The myth that is a business plan

Alongside the myth that Africans are lazy and intellectually inferior, to borrow from the acerbic Seitiso Ntlothebe, one of the biggest lies ever perpetuated is that one needs a business plan to start a business, even more preposterous if you already have a functioning product or prototype. Chances are that anyone who asks you for a business plan is more interested in wasting your time than assisting you secure funding; after all business plans are mostly written for the purpose of securing capital to start or expand a business. Others have argued that a business plan serves as some sort of roadmap for your business. Here is the business site Entrepreneur describing a business plan: ‘A business plan is also a road map that provides directions so a business can plan its future and helps it avoid bumps in the road.’ Excuse me, but that is poppycock. How many times have you, as an established entrepreneur, visited your business plan after writing it to find directions because somehow you found yourself lost and wondering where to go? Yet, your business surges ahead without any problems.

Before I trash the myth that is a business plan and come hard on those folks at IDC, NYDA and some of those other funding institutions that are as useful as a swimming costume in winter, let me share with you a parable about the origins of a business plan. Whether this is true, I cannot confirm. However, it makes for a nice and exciting story. Don’t we all love nice and exciting stories?

It is said that in 19th century America when robber barons were the talk of the town and their unrestrained wealth a conspicuous sign of success and supremacy, every man in the New World imagined himself filthy rich – if only they could start a business. Many a man – and man in this sense meaning male for women were only good enough for the kitchen and the bedroom – scuttled to the lobby of every funding institution around America, be it banks or loan shark dens depending on your vantage point, to borrow money to start a company. Never was the American Dream possible like the time of disgustingly rich men like Andrew Carnegie, Leland Stanford, J.P Morgan, Andrew Mellon, Cornelius Vanderbilt, John. D Rockefeller and many more. Every man, or should I say white man, in America wanted to be one of these powerful men. They desired the power and status that came with the wealth of these men, some of who came from humble beginnings.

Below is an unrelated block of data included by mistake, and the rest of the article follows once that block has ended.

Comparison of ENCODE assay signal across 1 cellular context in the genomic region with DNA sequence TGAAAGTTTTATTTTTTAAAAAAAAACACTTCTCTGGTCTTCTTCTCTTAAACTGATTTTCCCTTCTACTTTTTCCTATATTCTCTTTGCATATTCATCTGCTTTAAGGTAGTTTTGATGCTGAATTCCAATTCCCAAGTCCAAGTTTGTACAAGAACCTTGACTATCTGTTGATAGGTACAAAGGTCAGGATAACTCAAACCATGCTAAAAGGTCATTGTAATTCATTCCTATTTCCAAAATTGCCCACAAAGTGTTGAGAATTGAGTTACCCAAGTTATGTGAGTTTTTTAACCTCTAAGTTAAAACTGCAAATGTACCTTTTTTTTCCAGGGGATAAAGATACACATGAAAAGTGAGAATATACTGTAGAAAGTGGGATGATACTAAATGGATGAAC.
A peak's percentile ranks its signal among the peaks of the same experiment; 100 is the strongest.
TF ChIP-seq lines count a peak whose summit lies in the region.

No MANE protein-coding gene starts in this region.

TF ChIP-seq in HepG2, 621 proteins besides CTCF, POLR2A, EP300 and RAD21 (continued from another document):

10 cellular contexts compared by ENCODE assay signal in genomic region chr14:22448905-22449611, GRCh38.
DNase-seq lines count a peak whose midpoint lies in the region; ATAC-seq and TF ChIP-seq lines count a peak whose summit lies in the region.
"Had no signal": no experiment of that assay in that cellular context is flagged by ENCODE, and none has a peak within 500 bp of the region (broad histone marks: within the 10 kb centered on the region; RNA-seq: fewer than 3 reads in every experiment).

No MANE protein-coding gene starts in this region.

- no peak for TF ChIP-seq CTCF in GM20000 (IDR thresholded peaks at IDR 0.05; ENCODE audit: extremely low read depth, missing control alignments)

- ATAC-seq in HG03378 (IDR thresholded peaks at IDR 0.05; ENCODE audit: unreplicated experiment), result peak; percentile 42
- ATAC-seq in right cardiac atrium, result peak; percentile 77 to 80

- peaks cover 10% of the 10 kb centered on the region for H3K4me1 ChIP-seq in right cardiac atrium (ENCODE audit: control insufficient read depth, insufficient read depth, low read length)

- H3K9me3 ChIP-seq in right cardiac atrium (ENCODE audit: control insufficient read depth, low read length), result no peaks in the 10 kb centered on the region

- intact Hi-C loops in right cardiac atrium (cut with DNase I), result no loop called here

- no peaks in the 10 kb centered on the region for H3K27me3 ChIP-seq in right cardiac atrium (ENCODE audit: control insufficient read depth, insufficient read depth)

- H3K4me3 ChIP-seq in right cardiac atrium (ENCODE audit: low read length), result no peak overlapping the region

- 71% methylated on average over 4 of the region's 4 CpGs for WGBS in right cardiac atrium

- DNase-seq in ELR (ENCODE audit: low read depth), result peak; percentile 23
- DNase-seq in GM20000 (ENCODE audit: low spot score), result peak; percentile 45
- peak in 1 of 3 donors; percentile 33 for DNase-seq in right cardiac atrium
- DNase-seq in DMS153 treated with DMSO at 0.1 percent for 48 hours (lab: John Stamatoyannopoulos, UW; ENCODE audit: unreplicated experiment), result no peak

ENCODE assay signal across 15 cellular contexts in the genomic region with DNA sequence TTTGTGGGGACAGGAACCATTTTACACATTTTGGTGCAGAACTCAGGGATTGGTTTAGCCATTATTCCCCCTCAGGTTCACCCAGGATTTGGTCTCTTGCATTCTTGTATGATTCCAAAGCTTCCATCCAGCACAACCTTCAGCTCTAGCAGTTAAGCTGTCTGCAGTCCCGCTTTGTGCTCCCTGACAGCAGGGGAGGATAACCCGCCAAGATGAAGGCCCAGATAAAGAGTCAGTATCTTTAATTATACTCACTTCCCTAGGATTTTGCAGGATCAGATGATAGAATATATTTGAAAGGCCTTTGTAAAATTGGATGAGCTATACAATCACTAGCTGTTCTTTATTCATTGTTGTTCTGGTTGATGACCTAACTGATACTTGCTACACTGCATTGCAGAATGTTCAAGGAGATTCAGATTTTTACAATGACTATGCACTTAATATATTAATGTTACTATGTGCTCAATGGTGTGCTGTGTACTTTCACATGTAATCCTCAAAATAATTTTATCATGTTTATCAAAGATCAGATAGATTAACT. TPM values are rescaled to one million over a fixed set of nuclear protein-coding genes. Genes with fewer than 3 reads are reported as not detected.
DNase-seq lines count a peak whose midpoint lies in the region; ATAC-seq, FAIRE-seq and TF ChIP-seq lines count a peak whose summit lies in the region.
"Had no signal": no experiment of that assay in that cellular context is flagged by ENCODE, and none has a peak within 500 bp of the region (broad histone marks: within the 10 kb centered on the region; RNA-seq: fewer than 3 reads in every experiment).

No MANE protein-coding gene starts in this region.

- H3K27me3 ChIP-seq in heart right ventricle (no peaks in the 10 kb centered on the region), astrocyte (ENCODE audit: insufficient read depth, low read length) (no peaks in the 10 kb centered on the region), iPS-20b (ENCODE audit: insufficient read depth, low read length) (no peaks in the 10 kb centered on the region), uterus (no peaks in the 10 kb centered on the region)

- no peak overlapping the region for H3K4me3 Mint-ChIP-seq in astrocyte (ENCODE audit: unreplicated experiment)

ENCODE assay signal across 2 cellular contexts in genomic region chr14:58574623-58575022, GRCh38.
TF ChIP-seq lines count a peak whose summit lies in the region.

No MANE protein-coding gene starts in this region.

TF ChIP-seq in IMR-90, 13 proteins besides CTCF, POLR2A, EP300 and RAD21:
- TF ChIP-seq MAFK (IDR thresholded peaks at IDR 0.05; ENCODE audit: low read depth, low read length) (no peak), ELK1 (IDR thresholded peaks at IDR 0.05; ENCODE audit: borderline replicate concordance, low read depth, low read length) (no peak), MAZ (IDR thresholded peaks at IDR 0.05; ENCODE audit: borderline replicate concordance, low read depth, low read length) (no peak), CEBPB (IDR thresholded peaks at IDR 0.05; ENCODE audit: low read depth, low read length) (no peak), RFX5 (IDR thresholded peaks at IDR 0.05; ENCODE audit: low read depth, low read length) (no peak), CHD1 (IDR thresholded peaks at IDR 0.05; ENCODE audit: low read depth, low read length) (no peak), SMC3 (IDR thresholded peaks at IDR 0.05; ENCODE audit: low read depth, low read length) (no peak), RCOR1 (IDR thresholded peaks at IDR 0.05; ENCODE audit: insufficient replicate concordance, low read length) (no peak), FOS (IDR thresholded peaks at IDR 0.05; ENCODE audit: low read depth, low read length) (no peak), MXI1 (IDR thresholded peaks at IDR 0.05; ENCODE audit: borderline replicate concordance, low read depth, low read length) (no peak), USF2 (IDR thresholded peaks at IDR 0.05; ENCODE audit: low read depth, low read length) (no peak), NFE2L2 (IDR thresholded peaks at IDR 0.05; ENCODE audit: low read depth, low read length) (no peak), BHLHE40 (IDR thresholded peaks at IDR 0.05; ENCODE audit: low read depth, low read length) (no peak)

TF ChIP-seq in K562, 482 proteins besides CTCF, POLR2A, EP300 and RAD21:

How did one become a railway tycoon or an oil magnet in the America of 19th century? You formed a company. According to the tale all you needed was a good story to excite the bankers and the money would be yours. No paperwork was necessary. Of course, it was compulsory that you were white and male. This story sounds very much familiar. Perhaps the folks in Stellenbosch and Cape Town are in a much better position to confirm or deny application of these methods, but I am getting sidetracked.

Now how did a document known today as a business plan come about? Apparently the funding institutions would later realise that most of these men who they had loaned money knew nothing about running a business, let alone start one. Some would head straight to the nearest watering hole after securing the cash and took to the bottle with unhibited passion like a returning soldier, while others were expert criminals who made their living by borrowing money under the pretense of establishing a company. Of course, some of these men, to their credit, were honest chaps who were earnestly seeking capital to start their businesses; however, as it is usually the story of any entrepreneur, the business flopped and the money was lost. Some funding institutions went bust while others merely survived bankruptcy. A lesson was learned. No longer was one’s skin colour and gender alone a license to secure a bank loan or start-up capital. A contingency plan needed to be put in place to confirm the intentions of an entrepreneur, evaluate their business acumen and check their background; hence a complex and frustrating document called a business plan. Like I said, this tale is unverified, but a cursory study of 19th century American history and politics indicates that it was a free for all, so long as you were white and male. Unchecked lawlessness and corporate gluttony were the order of the day.